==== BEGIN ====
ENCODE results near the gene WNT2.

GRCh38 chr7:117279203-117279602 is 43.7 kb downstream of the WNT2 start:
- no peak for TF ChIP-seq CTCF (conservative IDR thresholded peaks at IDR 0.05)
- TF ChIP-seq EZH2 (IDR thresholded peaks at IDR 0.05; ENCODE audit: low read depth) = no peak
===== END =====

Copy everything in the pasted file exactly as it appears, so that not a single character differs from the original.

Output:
ENCODE results near the gene WNT2.

GRCh38 chr7:117279203-117279602 is 43.7 kb downstream of the WNT2 start:
- no peak for TF ChIP-seq CTCF (conservative IDR thresholded peaks at IDR 0.05)
- TF ChIP-seq EZH2 (IDR thresholded peaks at IDR 0.05; ENCODE audit: low read depth) = no peak